On a small and remote hill in Central Lithuania there is a strange and inspiring place of pilgrimage, which has become a symbol of devotion and defiance in Eastern Europe.
Tens of thousands of crosses stand upon the hill.
Many stories are told of the origins of this site. Crosses first appeared here in the 14th century. During the Soviet era it was an arrestable offence to put a cross here and at least three times the Soviets had the site bulldozed. But the courageous faith of the Lithuanians prevailed and during the night people crept through the wires and began planting crosses again. The site has become a symbol of christian courage and faith.
Today there are large and tiny, wood and metal, expensive and home made, devotional and commemorative crosses next to one another. Some have inscriptions, or photographs pinned to them, on others rosaries or objects of devotion hang.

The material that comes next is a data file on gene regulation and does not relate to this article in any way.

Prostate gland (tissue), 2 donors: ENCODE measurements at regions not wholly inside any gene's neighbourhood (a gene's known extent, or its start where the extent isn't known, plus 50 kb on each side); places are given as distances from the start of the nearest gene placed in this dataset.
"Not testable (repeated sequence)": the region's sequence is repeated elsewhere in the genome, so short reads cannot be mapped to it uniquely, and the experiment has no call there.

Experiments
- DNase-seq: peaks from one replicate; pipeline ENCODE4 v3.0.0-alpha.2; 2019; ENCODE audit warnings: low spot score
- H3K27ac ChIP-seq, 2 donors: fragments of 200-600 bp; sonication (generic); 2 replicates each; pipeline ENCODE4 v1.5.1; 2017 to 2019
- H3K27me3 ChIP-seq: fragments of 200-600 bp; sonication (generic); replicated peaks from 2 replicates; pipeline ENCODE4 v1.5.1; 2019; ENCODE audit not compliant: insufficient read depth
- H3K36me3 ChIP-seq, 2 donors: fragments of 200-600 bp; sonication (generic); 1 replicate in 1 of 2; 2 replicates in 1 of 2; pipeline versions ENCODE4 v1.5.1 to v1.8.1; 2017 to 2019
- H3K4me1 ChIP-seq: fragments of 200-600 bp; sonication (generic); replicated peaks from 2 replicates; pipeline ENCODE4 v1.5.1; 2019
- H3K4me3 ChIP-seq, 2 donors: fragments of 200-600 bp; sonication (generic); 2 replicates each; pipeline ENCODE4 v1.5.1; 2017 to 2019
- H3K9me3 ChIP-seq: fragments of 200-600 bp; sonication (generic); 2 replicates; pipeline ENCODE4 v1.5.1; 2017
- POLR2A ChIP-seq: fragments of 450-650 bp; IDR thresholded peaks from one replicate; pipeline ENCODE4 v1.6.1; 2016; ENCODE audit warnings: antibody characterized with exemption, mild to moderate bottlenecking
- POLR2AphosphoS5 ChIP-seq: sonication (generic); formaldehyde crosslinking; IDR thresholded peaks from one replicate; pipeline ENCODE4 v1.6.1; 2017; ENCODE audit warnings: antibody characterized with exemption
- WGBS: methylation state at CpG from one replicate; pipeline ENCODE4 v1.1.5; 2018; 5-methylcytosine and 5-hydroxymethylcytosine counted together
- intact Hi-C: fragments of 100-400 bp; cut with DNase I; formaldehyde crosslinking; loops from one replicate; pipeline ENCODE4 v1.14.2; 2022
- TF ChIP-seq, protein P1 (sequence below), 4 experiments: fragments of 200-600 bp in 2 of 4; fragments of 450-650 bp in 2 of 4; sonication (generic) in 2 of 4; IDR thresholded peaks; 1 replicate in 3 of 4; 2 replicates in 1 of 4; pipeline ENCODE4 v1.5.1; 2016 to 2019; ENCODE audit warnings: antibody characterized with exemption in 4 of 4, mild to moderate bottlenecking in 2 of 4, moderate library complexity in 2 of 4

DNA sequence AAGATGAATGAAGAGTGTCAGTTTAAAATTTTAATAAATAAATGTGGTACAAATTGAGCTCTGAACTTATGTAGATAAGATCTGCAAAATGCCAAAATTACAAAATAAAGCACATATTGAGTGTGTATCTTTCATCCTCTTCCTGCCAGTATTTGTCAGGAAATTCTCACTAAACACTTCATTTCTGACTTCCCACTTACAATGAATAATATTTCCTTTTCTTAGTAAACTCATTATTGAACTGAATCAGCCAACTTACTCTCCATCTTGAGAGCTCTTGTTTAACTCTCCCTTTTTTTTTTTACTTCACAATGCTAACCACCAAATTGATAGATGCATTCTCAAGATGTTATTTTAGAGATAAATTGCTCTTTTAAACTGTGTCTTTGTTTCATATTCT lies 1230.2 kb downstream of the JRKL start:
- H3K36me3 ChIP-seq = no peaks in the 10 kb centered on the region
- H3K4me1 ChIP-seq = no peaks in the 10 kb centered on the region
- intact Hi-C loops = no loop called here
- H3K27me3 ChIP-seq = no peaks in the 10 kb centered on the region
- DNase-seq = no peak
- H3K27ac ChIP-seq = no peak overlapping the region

The lovely modern Franciscan monastery nearby helps emphasise that this is a special place, a place of pilgrimage and holiness in a remote setting.
I knelt down near the top of the hill and surrounded by thousands of crosses placed the small cross Dominic, Gregory and I had made from rose branches in our garden. As I thought of the courage and faith of the Lithuanians I prayed for my family and for St Chrysostom’s.